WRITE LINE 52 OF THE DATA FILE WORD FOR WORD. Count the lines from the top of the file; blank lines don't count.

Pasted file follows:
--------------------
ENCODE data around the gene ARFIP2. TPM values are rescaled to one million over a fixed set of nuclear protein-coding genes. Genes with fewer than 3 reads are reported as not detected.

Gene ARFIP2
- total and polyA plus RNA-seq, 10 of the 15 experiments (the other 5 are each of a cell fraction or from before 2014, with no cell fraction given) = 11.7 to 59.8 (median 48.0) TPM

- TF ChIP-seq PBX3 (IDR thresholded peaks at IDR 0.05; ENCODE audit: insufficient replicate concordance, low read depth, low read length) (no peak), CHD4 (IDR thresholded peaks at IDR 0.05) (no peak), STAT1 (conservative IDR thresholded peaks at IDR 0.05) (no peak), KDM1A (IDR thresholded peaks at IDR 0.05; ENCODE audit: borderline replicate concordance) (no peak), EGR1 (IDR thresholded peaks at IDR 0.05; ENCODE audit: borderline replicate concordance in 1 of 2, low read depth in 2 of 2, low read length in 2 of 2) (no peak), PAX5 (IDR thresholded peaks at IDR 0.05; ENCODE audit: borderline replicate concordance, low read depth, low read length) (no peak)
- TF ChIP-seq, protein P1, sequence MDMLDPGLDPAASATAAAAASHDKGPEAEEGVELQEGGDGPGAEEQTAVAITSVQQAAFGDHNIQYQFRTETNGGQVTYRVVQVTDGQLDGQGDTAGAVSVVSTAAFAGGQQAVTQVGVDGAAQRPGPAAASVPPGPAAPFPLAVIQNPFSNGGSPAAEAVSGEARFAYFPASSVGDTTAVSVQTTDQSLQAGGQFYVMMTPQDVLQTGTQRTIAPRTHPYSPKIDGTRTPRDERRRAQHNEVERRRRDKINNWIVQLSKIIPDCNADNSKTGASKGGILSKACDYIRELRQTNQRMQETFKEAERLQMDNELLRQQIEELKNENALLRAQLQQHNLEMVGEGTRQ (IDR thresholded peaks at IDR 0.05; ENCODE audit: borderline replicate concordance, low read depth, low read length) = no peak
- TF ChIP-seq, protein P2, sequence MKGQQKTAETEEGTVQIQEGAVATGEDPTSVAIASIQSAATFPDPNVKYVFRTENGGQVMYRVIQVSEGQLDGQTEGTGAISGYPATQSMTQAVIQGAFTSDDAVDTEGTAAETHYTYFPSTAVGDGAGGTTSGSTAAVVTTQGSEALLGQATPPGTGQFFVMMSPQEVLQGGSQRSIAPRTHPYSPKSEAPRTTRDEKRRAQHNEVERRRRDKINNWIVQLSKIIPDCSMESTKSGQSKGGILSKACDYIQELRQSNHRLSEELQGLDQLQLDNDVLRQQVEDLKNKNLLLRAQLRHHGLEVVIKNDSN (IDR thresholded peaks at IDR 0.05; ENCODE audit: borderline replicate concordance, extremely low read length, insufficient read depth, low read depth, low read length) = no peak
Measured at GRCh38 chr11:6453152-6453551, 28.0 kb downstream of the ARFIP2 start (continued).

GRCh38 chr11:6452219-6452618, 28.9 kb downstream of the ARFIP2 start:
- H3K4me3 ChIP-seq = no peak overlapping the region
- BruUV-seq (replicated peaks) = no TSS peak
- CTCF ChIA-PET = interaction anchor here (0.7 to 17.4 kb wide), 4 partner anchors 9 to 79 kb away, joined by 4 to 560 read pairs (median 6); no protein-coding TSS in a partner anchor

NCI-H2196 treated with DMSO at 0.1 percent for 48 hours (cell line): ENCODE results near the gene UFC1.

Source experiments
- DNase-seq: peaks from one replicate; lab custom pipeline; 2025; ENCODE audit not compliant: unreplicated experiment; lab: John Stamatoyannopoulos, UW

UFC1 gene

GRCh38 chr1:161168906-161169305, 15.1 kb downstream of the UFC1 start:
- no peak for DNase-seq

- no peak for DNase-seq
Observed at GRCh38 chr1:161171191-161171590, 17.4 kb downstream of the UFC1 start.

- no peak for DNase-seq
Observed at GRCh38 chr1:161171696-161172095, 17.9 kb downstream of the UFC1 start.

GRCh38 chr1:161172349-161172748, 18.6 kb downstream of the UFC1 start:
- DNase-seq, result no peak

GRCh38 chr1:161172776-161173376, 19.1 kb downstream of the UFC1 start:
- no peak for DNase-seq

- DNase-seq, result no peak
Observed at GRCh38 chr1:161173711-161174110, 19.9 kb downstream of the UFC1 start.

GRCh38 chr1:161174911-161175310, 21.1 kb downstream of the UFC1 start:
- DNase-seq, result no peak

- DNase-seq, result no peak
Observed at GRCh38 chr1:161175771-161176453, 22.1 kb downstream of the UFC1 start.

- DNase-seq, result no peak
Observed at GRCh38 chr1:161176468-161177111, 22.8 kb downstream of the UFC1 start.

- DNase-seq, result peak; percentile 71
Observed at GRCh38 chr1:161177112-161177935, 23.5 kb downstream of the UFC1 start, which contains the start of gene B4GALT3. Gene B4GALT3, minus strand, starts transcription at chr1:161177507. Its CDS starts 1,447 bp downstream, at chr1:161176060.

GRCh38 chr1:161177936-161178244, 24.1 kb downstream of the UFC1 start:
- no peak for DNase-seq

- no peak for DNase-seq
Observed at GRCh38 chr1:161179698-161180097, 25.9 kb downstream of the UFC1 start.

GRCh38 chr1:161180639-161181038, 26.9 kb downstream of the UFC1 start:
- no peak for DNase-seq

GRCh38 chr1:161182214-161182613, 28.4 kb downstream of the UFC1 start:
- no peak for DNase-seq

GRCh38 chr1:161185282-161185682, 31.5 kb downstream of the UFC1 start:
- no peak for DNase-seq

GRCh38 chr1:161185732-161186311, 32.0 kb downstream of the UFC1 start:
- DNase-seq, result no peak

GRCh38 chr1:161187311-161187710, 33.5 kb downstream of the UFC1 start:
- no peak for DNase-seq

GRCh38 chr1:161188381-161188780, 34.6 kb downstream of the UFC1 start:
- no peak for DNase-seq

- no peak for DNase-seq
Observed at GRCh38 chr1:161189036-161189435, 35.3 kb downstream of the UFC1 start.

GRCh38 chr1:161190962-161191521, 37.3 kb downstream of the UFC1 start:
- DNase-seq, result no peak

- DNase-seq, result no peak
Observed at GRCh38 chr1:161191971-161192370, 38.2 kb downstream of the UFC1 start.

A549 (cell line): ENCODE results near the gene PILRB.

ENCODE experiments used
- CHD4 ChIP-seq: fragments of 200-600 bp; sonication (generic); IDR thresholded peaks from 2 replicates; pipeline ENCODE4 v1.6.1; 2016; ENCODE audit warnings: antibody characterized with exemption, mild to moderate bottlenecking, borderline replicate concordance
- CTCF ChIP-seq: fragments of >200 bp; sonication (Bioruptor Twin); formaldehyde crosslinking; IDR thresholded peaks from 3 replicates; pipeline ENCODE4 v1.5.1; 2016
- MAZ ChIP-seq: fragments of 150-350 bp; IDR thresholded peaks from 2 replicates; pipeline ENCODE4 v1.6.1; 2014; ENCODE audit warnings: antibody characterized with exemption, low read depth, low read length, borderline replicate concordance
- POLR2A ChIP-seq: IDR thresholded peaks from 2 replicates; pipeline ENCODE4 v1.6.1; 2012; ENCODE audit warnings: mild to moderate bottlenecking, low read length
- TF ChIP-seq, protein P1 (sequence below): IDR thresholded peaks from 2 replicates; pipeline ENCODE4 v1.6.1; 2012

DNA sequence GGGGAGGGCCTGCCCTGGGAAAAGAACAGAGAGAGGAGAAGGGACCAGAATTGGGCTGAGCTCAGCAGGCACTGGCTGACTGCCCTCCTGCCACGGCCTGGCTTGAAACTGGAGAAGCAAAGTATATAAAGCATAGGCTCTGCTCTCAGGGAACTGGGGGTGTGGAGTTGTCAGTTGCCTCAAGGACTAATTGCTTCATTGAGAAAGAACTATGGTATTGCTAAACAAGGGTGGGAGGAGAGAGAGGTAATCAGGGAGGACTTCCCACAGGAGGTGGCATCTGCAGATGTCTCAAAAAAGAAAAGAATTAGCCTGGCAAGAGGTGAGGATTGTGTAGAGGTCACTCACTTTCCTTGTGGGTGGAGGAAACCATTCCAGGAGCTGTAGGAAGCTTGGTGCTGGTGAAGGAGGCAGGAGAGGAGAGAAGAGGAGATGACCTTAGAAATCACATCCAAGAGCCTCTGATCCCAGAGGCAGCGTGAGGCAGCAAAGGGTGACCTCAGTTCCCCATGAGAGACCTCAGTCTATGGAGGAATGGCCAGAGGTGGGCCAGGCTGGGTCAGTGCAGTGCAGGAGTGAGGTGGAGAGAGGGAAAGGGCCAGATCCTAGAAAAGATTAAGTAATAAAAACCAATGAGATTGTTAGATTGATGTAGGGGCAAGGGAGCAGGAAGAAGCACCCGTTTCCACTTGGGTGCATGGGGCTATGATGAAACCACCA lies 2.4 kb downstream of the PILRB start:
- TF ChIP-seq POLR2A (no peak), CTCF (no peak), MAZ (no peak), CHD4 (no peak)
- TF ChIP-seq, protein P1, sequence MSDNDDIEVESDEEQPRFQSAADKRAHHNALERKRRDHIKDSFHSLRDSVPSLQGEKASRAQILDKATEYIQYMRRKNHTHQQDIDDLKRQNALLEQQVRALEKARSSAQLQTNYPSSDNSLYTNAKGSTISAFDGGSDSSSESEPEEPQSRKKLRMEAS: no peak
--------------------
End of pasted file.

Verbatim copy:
- no peak for DNase-seq